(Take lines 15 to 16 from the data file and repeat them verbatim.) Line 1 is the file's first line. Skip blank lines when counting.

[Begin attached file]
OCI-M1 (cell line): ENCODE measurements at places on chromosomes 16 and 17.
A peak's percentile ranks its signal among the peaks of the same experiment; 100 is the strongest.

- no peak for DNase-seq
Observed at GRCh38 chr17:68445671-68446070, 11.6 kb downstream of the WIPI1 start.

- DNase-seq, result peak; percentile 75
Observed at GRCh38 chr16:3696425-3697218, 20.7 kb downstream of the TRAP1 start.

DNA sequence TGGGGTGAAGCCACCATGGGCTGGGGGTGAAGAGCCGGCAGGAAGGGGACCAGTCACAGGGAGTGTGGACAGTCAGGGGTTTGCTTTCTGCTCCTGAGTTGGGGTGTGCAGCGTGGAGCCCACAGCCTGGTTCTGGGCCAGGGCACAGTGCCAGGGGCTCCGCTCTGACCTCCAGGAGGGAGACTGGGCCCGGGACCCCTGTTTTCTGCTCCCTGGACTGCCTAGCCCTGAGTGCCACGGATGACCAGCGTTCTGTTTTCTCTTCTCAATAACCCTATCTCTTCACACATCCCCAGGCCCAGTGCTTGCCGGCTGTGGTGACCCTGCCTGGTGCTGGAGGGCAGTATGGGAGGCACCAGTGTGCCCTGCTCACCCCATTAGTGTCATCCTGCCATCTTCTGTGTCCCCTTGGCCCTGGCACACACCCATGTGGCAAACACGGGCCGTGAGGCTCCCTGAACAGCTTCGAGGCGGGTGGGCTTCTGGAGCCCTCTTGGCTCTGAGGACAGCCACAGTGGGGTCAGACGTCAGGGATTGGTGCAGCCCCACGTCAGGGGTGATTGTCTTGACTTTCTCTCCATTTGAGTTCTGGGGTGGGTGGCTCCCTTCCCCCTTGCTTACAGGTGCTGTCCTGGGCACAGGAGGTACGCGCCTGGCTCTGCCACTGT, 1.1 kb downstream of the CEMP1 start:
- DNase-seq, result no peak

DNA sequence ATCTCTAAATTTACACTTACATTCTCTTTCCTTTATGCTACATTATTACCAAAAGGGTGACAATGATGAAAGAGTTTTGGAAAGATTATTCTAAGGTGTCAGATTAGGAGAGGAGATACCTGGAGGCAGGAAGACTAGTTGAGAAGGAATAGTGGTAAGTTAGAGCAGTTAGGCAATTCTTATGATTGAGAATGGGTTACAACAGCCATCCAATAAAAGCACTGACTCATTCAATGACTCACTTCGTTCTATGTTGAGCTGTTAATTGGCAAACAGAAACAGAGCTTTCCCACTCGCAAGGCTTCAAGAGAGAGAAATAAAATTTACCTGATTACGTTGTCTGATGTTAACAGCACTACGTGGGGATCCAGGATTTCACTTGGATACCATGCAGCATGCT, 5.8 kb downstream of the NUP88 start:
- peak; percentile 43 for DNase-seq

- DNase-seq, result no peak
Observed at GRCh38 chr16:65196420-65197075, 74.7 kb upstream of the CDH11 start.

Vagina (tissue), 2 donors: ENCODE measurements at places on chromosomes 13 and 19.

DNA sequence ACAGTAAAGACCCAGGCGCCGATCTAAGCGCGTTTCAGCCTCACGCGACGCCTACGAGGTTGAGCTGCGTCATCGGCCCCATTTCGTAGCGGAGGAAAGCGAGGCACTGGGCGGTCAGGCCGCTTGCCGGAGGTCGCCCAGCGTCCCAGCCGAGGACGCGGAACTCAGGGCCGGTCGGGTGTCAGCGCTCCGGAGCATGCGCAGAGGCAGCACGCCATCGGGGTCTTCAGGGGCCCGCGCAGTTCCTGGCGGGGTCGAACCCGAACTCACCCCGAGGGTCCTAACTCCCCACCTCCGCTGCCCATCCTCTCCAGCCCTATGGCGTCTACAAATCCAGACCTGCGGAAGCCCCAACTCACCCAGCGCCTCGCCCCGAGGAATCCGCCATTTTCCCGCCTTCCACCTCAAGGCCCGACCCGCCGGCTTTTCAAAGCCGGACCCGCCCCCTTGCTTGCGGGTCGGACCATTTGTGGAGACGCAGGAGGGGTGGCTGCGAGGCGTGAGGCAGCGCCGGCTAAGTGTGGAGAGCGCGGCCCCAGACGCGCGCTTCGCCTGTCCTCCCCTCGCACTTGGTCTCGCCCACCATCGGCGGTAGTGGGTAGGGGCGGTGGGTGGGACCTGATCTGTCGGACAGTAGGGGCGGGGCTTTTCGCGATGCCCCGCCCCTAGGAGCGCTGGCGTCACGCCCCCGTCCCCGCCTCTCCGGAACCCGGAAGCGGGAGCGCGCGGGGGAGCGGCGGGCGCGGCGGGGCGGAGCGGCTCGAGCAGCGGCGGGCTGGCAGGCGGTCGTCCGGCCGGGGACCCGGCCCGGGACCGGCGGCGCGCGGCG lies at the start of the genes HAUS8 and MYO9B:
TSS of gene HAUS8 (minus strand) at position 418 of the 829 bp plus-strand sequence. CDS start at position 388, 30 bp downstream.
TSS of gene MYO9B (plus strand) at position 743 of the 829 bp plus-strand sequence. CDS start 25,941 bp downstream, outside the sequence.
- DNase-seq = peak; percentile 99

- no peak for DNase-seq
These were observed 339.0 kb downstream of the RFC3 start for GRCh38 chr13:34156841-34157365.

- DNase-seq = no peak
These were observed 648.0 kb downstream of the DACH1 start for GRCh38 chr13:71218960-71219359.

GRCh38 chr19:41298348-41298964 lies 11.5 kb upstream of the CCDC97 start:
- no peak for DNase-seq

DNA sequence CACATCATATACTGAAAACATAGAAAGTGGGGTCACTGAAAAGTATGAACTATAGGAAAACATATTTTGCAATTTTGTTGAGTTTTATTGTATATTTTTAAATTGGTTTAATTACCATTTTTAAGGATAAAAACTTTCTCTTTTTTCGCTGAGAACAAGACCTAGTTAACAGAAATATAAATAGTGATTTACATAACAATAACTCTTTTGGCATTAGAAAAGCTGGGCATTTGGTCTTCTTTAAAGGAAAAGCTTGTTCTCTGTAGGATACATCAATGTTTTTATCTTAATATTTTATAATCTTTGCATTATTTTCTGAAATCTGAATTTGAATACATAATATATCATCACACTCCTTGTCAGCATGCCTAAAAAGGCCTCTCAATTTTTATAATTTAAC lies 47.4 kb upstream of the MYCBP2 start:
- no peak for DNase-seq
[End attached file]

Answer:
TSS of gene HAUS8 (minus strand) at position 418 of the 829 bp plus-strand sequence. CDS start at position 388, 30 bp downstream.
TSS of gene MYO9B (plus strand) at position 743 of the 829 bp plus-strand sequence. CDS start 25,941 bp downstream, outside the sequence.